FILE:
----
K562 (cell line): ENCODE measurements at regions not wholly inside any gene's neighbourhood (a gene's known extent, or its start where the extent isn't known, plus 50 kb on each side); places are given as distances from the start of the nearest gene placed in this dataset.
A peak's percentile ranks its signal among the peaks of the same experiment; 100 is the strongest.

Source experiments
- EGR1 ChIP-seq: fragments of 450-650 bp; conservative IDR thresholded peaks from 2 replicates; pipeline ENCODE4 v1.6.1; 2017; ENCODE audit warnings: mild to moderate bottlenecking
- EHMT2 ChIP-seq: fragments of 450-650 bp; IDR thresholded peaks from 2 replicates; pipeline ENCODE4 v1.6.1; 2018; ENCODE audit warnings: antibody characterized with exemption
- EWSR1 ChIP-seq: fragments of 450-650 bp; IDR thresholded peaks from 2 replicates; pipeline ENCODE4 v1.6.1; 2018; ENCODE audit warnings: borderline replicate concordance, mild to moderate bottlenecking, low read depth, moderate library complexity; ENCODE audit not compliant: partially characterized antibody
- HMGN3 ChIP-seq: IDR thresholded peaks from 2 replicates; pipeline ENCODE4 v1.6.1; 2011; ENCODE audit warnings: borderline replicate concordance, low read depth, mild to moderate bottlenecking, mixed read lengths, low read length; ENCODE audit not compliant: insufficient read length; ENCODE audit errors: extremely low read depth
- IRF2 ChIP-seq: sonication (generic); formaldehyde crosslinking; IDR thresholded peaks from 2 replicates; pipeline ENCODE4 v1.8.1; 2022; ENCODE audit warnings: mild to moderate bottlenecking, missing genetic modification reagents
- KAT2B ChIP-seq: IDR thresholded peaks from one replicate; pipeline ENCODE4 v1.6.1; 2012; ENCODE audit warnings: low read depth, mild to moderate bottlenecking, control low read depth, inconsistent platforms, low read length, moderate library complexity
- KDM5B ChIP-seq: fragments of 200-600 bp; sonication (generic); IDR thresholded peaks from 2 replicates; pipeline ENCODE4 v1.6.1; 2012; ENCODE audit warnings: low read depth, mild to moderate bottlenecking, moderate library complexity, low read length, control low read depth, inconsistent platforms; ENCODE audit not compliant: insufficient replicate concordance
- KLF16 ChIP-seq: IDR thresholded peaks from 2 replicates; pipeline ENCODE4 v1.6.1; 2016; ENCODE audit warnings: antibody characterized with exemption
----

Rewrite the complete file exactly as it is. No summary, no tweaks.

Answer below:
K562 (cell line): ENCODE measurements at regions not wholly inside any gene's neighbourhood (a gene's known extent, or its start where the extent isn't known, plus 50 kb on each side); places are given as distances from the start of the nearest gene placed in this dataset.
A peak's percentile ranks its signal among the peaks of the same experiment; 100 is the strongest.

Source experiments
- EGR1 ChIP-seq: fragments of 450-650 bp; conservative IDR thresholded peaks from 2 replicates; pipeline ENCODE4 v1.6.1; 2017; ENCODE audit warnings: mild to moderate bottlenecking
- EHMT2 ChIP-seq: fragments of 450-650 bp; IDR thresholded peaks from 2 replicates; pipeline ENCODE4 v1.6.1; 2018; ENCODE audit warnings: antibody characterized with exemption
- EWSR1 ChIP-seq: fragments of 450-650 bp; IDR thresholded peaks from 2 replicates; pipeline ENCODE4 v1.6.1; 2018; ENCODE audit warnings: borderline replicate concordance, mild to moderate bottlenecking, low read depth, moderate library complexity; ENCODE audit not compliant: partially characterized antibody
- HMGN3 ChIP-seq: IDR thresholded peaks from 2 replicates; pipeline ENCODE4 v1.6.1; 2011; ENCODE audit warnings: borderline replicate concordance, low read depth, mild to moderate bottlenecking, mixed read lengths, low read length; ENCODE audit not compliant: insufficient read length; ENCODE audit errors: extremely low read depth
- IRF2 ChIP-seq: sonication (generic); formaldehyde crosslinking; IDR thresholded peaks from 2 replicates; pipeline ENCODE4 v1.8.1; 2022; ENCODE audit warnings: mild to moderate bottlenecking, missing genetic modification reagents
- KAT2B ChIP-seq: IDR thresholded peaks from one replicate; pipeline ENCODE4 v1.6.1; 2012; ENCODE audit warnings: low read depth, mild to moderate bottlenecking, control low read depth, inconsistent platforms, low read length, moderate library complexity
- KDM5B ChIP-seq: fragments of 200-600 bp; sonication (generic); IDR thresholded peaks from 2 replicates; pipeline ENCODE4 v1.6.1; 2012; ENCODE audit warnings: low read depth, mild to moderate bottlenecking, moderate library complexity, low read length, control low read depth, inconsistent platforms; ENCODE audit not compliant: insufficient replicate concordance
- KLF16 ChIP-seq: IDR thresholded peaks from 2 replicates; pipeline ENCODE4 v1.6.1; 2016; ENCODE audit warnings: antibody characterized with exemption